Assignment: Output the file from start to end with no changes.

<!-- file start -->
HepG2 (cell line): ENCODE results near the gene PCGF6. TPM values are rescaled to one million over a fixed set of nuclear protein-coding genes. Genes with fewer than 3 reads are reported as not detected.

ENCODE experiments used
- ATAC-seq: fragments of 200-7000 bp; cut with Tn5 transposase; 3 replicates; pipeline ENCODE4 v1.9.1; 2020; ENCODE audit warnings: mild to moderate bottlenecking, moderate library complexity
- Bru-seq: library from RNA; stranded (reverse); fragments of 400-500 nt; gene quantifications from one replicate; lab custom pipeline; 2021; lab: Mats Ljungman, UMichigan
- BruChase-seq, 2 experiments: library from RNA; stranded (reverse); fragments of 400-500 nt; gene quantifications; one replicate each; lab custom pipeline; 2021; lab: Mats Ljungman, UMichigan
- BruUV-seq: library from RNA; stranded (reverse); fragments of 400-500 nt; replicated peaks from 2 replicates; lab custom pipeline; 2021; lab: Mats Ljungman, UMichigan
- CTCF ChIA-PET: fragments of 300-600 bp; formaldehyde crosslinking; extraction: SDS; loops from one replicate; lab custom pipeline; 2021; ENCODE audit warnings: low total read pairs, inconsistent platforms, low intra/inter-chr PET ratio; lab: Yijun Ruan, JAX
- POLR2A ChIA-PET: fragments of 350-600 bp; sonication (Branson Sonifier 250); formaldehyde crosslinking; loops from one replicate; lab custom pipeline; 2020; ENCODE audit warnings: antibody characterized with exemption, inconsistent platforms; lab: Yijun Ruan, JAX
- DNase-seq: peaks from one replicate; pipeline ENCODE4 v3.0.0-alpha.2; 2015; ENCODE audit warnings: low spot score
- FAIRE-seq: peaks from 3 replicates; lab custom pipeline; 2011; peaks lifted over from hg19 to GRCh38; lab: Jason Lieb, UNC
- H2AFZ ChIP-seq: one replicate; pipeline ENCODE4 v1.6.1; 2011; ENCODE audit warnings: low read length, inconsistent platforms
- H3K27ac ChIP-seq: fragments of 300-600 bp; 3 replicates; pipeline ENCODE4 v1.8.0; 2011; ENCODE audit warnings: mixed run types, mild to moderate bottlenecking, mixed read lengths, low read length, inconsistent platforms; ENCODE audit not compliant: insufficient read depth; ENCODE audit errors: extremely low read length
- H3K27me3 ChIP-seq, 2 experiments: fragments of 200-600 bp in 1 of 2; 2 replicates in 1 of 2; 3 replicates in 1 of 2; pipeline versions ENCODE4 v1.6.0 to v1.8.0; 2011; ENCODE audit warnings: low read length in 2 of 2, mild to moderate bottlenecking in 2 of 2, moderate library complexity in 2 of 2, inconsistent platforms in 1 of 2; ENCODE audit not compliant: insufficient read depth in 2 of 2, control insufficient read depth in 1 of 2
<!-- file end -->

HepG2 (cell line): ENCODE results near the gene PCGF6. TPM values are rescaled to one million over a fixed set of nuclear protein-coding genes. Genes with fewer than 3 reads are reported as not detected.

ENCODE experiments used
- ATAC-seq: fragments of 200-7000 bp; cut with Tn5 transposase; 3 replicates; pipeline ENCODE4 v1.9.1; 2020; ENCODE audit warnings: mild to moderate bottlenecking, moderate library complexity
- Bru-seq: library from RNA; stranded (reverse); fragments of 400-500 nt; gene quantifications from one replicate; lab custom pipeline; 2021; lab: Mats Ljungman, UMichigan
- BruChase-seq, 2 experiments: library from RNA; stranded (reverse); fragments of 400-500 nt; gene quantifications; one replicate each; lab custom pipeline; 2021; lab: Mats Ljungman, UMichigan
- BruUV-seq: library from RNA; stranded (reverse); fragments of 400-500 nt; replicated peaks from 2 replicates; lab custom pipeline; 2021; lab: Mats Ljungman, UMichigan
- CTCF ChIA-PET: fragments of 300-600 bp; formaldehyde crosslinking; extraction: SDS; loops from one replicate; lab custom pipeline; 2021; ENCODE audit warnings: low total read pairs, inconsistent platforms, low intra/inter-chr PET ratio; lab: Yijun Ruan, JAX
- POLR2A ChIA-PET: fragments of 350-600 bp; sonication (Branson Sonifier 250); formaldehyde crosslinking; loops from one replicate; lab custom pipeline; 2020; ENCODE audit warnings: antibody characterized with exemption, inconsistent platforms; lab: Yijun Ruan, JAX
- DNase-seq: peaks from one replicate; pipeline ENCODE4 v3.0.0-alpha.2; 2015; ENCODE audit warnings: low spot score
- FAIRE-seq: peaks from 3 replicates; lab custom pipeline; 2011; peaks lifted over from hg19 to GRCh38; lab: Jason Lieb, UNC
- H2AFZ ChIP-seq: one replicate; pipeline ENCODE4 v1.6.1; 2011; ENCODE audit warnings: low read length, inconsistent platforms
- H3K27ac ChIP-seq: fragments of 300-600 bp; 3 replicates; pipeline ENCODE4 v1.8.0; 2011; ENCODE audit warnings: mixed run types, mild to moderate bottlenecking, mixed read lengths, low read length, inconsistent platforms; ENCODE audit not compliant: insufficient read depth; ENCODE audit errors: extremely low read length
- H3K27me3 ChIP-seq, 2 experiments: fragments of 200-600 bp in 1 of 2; 2 replicates in 1 of 2; 3 replicates in 1 of 2; pipeline versions ENCODE4 v1.6.0 to v1.8.0; 2011; ENCODE audit warnings: low read length in 2 of 2, mild to moderate bottlenecking in 2 of 2, moderate library complexity in 2 of 2, inconsistent platforms in 1 of 2; ENCODE audit not compliant: insufficient read depth in 2 of 2, control insufficient read depth in 1 of 2